Scientific Principles are Common Sense
My main purpose for writing this article is to show that principles of science are not only common sense, but can be used to facilitate the teaching and learning process in school. Once the student becomes fluent in the scientific laws, his comprehension level should increase at a faster and more effective rate. I firmly believe that scientific principles should considered pillars of learning, not only science, but other subject areas. Scientific principles can be observed in all walks of life. They even relate to the amorphous subject matter of human behavior in many ways, especially in a common sense manner.
Take for example, the law of conservation of matter and energy. It has been in existence for the longest time. It also includes the elements of time and space, matter and energy. The law of conservation is based on the premises that matter and energy are constant; neither can it be created nor it can be destroyed. Matter and energy just change form and position in space through time by chemical or nuclear change. For example, as you burn a cigarette, it changes into carbon and gases. From this concept, a generalization can be made: when matter disappears from one space (place), it must appear in an other space (place) and another time in the future! This generalization relates to the property of matter that deals with the occupation of space on the one-to-one correspondence in which one unit or amount of matter carries its space all the time and cannot exist in two places (spaces) at the same time!
The principle described above can be associated to the concept of the alibi in criminal justice in the area of criminal investigation. If a suspect (matter) claims that he was at place X at time T, when a crime was committed, then he could not be guilty of directly committing an act that was committed at place Y at the same time T, unless he is superman. However, an alibi has to be confirmed as part of an investigation before it can be accepted as an alibi. This is the part that the layman sees as common sense! And yet it is based on an elaborate sophisticated natural scientific principle: the law of conservation of matter and energy. (This is where the concept of “a perfect alibi” came from.)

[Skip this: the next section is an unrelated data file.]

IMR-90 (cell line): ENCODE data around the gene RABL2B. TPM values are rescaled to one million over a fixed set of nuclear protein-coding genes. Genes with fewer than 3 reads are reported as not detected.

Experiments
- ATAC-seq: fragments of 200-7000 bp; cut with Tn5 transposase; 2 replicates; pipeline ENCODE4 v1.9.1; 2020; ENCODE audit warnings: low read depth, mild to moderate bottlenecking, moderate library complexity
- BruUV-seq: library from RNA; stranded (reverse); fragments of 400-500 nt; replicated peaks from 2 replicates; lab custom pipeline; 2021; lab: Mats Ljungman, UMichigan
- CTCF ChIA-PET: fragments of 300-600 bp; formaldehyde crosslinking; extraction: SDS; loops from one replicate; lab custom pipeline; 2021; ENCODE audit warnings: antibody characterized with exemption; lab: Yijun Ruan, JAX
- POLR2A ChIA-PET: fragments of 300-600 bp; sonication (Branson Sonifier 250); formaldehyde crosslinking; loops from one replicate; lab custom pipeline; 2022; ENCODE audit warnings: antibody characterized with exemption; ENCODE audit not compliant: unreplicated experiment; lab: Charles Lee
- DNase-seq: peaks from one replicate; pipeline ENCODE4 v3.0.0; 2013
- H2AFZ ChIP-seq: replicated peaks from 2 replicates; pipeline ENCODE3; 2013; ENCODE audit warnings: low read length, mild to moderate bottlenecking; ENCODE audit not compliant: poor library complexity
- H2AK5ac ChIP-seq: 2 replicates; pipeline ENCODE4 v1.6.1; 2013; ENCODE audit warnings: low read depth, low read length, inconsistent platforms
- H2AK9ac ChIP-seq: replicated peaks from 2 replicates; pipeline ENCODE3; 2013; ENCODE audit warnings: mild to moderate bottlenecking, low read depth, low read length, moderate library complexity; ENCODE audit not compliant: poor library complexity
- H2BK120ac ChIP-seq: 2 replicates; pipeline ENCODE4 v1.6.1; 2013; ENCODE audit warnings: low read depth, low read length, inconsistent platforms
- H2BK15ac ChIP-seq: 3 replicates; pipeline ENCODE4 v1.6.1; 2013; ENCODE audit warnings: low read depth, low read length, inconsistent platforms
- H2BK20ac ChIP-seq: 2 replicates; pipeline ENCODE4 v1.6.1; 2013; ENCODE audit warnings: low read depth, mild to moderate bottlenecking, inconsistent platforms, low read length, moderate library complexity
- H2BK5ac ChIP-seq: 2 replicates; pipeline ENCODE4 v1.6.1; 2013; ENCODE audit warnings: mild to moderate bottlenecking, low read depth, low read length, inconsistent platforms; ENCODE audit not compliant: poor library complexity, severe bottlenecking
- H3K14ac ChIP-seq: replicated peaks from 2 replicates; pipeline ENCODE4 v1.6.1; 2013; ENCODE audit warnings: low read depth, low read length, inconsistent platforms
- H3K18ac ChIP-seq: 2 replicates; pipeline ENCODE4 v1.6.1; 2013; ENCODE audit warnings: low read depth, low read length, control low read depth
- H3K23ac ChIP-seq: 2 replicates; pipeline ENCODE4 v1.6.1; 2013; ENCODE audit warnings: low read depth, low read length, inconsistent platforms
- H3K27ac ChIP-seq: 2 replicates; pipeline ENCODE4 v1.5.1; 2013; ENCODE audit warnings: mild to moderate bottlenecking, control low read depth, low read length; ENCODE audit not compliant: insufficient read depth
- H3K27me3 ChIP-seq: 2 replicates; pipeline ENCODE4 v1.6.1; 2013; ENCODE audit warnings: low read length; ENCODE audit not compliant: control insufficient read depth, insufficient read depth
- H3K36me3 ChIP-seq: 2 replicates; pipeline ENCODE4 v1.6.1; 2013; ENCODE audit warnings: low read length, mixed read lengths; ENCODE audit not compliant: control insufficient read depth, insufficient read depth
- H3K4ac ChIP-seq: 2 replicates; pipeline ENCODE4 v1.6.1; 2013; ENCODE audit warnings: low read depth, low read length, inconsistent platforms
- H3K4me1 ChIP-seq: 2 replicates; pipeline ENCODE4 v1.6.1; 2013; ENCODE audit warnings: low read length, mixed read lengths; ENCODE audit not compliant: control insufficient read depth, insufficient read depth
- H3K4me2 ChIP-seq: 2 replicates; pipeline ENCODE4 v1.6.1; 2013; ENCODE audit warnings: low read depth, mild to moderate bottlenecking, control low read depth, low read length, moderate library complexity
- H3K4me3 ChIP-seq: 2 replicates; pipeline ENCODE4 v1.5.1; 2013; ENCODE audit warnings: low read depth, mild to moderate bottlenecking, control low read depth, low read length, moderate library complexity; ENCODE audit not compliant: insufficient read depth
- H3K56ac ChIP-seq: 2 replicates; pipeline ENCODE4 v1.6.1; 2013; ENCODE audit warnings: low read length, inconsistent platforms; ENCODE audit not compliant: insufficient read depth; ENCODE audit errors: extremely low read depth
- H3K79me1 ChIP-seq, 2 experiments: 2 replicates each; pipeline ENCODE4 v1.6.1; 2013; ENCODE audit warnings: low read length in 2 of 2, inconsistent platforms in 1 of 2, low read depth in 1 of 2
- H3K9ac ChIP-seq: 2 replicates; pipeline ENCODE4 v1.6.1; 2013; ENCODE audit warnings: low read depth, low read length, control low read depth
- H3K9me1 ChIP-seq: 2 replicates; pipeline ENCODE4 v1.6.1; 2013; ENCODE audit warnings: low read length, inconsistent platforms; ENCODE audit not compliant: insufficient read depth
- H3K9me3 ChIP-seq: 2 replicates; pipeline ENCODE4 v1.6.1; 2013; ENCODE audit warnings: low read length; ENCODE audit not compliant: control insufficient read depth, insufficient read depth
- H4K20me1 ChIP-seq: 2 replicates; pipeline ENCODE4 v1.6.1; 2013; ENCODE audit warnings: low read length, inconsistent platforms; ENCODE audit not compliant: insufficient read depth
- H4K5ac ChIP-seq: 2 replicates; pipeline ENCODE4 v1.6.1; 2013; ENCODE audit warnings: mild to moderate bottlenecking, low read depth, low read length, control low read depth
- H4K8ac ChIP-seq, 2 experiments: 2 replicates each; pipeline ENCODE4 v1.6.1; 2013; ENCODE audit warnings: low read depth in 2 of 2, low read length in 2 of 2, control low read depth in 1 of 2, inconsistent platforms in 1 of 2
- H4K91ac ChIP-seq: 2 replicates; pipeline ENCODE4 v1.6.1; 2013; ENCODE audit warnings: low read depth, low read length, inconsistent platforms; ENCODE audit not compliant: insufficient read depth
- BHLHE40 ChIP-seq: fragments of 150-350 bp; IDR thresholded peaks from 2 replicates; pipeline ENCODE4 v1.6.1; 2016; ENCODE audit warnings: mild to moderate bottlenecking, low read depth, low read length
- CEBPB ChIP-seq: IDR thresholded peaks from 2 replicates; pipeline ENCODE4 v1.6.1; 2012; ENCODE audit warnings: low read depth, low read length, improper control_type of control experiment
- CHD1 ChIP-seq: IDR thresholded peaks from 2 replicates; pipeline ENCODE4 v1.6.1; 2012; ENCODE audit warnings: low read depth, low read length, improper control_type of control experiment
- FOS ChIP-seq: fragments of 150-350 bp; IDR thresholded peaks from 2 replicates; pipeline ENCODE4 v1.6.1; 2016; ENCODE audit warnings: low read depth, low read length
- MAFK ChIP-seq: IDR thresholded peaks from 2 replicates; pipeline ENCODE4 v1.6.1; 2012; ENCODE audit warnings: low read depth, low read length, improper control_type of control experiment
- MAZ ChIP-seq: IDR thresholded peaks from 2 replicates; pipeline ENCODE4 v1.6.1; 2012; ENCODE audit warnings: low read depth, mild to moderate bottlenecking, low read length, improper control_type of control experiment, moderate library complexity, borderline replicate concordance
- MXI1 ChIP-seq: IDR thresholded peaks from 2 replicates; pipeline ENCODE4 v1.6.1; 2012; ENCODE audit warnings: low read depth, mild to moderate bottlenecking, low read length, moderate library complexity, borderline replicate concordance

How does the law of conservation of matter and energy relate to finances? This should be easy to comprehend based on your previous knowledge related to the topic (PKRT) of money. For example, if a group of ten persons are given one hundred dollars each ( This part of the example reflects the one-to-one correspondence principle.), the total amount of one hundred dollars for the whole group can be seen as constant for the purpose of the hypothetical situation. Money is matter in the form of value and material.
In this example, I have created a unique “universe of a money situation” in which no more money can be created (generated or added in this case) or destroyed (disappeared). Thus, if a (one) member X of the “universe group of ten persons” gives away thirty dollars from his amount to someone else, then a conclusion related to this situation can be stated in this manner: if money disappears from one place (from the pocket of member X), it must appear in another person’s pocket! Money does not necessarily have to stay within the group’s universe. The money (matter) can change position (space) at any time T and wind up in the pocket of a pick pocket or a member of the original group of people mentioned in this example.
A Common sense conclusion from the law of conservation can be made in this manner: when money disappears from your pocket, it will appear in someone else’ pocket. The converse (opposite nature) of this common sense observation can be expressed in this manner: when money “appears” in one person’s pocket, it is because that money “disappeared” from another pocket!
Another example where the principle of the law of conservation can be observed relates to the reason why deer are seen grazing on the side of the highway more so than in the pasture areas. According to a high school agriculture teacher, it is because plants and brush and trees compete for the nourishment in the soil. And guess which plants takes up more of the nourishment which is considered to be constant? Of course it is the trees and the brush. Thus nourishment in the soil appears in the trees and brush, it will not appear in the grass. This is another way to express the same principle of the law of conservation since nourishment contains both: matter and energy.
This explains why deer like to graze on the side of the road. The grass is, not only greener on the side of the highway, but a little better nourished since it does not have to compete for the nourishment or for the moisture from the ground. Of course this is common sense!